In 2007, Flygare, then a 24-year-old law student, was diagnosed with narcolepsy with cataplexy, a neurological disorder that causes chronic sleepiness and, in her case, symptoms of brief episodes of muscle weakness triggered by strong emotions.
But Flygare turned the situation on its head. The Ivy League grad went on to earn her law degree from Boston College, where she studied health law and health policy.
Now, Flygare is 33 and lives in Los Angeles, where she works full-time as a marketing manager and heads her nonprofit, Project Sleep
, aimed at raising awareness about sleep health and sleep disorders.
"After all this studying that I did, I kind of felt like we were caught in this catch-22, where we don't like these misperceptions and these jokes that people make about narcolepsy, so then we're not sharing that we have it," Flygare said. "How do we break that cycle?"
Narcolepsy affects every decision Flygare makes: when she eats, when she drives, when she works, when she sleeps. She takes medication twice a night and stimulants during the day. This means, for example, planning meals strategically to maximize her wakefulness for important tasks, like driving, since eating can contribute to her excessive daytime sleepiness. People with narcolepsy often don't sleep through the night.
But she didn't want the disorder to define her boundaries. So Flygare went after her toughest physical challenge yet: LA's Griffith Park Trail Marathon.
"I'd say that having narcolepsy on an everyday basis is much harder than running a marathon," Flygare said.
What it means to live with narcolepsy
Narcolepsy affects about one in 2,000 people in the United States, according to the Division of Sleep Medicine at Harvard Medical School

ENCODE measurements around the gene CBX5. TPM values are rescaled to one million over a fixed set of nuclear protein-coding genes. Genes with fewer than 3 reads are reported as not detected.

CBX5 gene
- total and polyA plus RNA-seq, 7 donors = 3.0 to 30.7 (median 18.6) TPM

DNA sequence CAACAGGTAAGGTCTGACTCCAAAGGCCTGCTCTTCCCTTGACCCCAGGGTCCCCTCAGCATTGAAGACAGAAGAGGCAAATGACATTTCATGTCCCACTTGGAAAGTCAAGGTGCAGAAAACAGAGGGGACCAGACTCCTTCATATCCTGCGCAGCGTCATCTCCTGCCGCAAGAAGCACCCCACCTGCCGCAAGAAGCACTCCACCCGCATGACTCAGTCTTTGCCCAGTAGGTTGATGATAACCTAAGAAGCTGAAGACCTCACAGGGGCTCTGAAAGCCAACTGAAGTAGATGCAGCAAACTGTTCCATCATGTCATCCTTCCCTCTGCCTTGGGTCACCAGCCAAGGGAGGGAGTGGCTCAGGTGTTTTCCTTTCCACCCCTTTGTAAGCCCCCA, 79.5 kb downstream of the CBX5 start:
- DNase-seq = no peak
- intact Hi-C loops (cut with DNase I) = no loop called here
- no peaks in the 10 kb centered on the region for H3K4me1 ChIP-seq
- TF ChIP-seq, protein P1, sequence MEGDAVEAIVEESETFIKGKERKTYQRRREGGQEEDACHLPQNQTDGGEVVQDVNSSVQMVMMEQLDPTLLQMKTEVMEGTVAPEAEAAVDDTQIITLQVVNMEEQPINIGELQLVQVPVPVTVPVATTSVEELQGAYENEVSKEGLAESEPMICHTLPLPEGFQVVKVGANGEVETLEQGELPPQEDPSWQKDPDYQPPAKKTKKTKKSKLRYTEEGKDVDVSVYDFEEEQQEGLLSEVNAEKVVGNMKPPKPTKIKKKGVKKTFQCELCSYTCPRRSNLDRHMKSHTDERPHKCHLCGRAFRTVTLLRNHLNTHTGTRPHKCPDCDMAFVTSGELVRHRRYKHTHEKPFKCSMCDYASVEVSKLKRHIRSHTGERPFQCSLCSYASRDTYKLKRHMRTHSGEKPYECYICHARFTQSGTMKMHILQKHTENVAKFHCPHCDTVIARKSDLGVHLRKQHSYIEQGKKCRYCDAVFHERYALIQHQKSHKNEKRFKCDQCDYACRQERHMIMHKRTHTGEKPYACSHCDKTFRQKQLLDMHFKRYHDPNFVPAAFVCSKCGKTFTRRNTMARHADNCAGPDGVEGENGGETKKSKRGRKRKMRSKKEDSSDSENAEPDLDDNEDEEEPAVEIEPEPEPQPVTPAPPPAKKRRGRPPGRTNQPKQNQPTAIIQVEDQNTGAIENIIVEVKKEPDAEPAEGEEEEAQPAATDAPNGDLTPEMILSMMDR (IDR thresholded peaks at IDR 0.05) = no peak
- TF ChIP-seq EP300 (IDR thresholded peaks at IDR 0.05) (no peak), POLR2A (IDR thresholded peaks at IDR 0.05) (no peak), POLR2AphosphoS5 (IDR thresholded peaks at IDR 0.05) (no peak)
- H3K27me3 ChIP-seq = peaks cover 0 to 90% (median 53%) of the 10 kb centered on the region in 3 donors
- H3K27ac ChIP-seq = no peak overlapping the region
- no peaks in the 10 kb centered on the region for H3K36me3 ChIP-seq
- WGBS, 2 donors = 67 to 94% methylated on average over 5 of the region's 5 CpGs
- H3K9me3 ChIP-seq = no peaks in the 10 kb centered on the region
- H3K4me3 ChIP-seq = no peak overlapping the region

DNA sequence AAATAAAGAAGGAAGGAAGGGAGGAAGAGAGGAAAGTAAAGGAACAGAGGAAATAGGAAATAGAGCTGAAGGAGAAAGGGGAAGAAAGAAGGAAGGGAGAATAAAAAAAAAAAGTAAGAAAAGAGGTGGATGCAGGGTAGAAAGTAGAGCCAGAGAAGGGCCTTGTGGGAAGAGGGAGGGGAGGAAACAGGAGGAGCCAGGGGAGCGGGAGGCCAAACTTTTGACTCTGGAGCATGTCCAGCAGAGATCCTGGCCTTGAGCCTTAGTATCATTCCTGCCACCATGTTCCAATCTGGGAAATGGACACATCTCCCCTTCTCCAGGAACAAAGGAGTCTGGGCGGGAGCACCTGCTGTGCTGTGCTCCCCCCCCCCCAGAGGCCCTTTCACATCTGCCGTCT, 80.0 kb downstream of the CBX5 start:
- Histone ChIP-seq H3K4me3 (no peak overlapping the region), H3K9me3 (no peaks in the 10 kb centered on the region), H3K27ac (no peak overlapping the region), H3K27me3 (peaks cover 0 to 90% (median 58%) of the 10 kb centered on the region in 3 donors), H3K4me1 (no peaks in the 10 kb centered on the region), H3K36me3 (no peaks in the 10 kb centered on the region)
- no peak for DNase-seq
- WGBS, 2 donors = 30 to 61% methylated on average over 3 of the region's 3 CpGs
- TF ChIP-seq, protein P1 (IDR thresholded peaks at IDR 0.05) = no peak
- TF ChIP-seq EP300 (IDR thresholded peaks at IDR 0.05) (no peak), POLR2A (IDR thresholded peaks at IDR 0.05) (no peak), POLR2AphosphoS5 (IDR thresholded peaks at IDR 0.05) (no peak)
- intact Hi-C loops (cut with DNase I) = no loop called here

. It's rare, but experts say it's probably underdiagnosed.
"What's generally said, and it's a very hard thing to prove, is that only about half of people with narcolepsy are actually diagnosed as such," said Dr. Thomas Scammell, a professor of neurology at Harvard Medical School and a physician at Beth Israel Deaconess Medical Center in Boston.
"Part of the challenge is because narcolepsy isn't a common disease and because most doctors get very little training in sleep disorders, our concern is that a lot of times, when people go to their primary care doctor, neither the patient nor the doctor may really have an appreciation of what are the right questions to ask to lead to the diagnosis," Scammell said.
There are two major types of narcolepsy: narcolepsy with cataplexy and narcolepsy without cataplexy.
Narcolepsy causes relentless sleepiness. Cataplexy is episodes of muscle paralysis triggered by emotions, like surprise or laughter. Symptoms typically start between the ages of 10 and 20, develop over several months and last a lifetime.
Cataplexy started when Flygare was 21. She consulted a few doctors about her symptoms, but they didn't know what it was.
Finally, she saw a sports therapist who asked whether her knees ever buckled. They did.